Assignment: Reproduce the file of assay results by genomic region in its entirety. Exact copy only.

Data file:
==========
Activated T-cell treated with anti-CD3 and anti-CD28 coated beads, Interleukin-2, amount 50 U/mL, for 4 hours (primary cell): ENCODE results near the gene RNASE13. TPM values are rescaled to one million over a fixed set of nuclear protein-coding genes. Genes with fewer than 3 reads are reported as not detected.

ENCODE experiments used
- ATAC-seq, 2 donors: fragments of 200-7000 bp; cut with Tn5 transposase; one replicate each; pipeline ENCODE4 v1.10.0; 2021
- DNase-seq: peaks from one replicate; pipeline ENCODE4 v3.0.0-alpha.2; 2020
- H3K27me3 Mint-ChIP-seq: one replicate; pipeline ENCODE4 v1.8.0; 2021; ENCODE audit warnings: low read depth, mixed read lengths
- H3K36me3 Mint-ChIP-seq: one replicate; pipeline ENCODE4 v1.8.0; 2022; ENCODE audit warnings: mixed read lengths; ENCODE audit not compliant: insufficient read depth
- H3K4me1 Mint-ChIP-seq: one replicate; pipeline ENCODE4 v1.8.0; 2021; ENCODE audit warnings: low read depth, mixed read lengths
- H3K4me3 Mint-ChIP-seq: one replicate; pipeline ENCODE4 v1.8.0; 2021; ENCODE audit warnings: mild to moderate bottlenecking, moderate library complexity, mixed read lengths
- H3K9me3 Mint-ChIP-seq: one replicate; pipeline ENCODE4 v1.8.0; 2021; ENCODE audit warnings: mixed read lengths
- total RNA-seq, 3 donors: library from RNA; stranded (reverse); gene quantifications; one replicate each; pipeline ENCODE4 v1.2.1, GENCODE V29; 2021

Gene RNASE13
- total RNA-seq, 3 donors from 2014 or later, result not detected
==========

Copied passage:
Activated T-cell treated with anti-CD3 and anti-CD28 coated beads, Interleukin-2, amount 50 U/mL, for 4 hours (primary cell): ENCODE results near the gene RNASE13. TPM values are rescaled to one million over a fixed set of nuclear protein-coding genes. Genes with fewer than 3 reads are reported as not detected.

ENCODE experiments used
- ATAC-seq, 2 donors: fragments of 200-7000 bp; cut with Tn5 transposase; one replicate each; pipeline ENCODE4 v1.10.0; 2021
- DNase-seq: peaks from one replicate; pipeline ENCODE4 v3.0.0-alpha.2; 2020
- H3K27me3 Mint-ChIP-seq: one replicate; pipeline ENCODE4 v1.8.0; 2021; ENCODE audit warnings: low read depth, mixed read lengths
- H3K36me3 Mint-ChIP-seq: one replicate; pipeline ENCODE4 v1.8.0; 2022; ENCODE audit warnings: mixed read lengths; ENCODE audit not compliant: insufficient read depth
- H3K4me1 Mint-ChIP-seq: one replicate; pipeline ENCODE4 v1.8.0; 2021; ENCODE audit warnings: low read depth, mixed read lengths
- H3K4me3 Mint-ChIP-seq: one replicate; pipeline ENCODE4 v1.8.0; 2021; ENCODE audit warnings: mild to moderate bottlenecking, moderate library complexity, mixed read lengths
- H3K9me3 Mint-ChIP-seq: one replicate; pipeline ENCODE4 v1.8.0; 2021; ENCODE audit warnings: mixed read lengths
- total RNA-seq, 3 donors: library from RNA; stranded (reverse); gene quantifications; one replicate each; pipeline ENCODE4 v1.2.1, GENCODE V29; 2021

Gene RNASE13
- total RNA-seq, 3 donors from 2014 or later, result not detected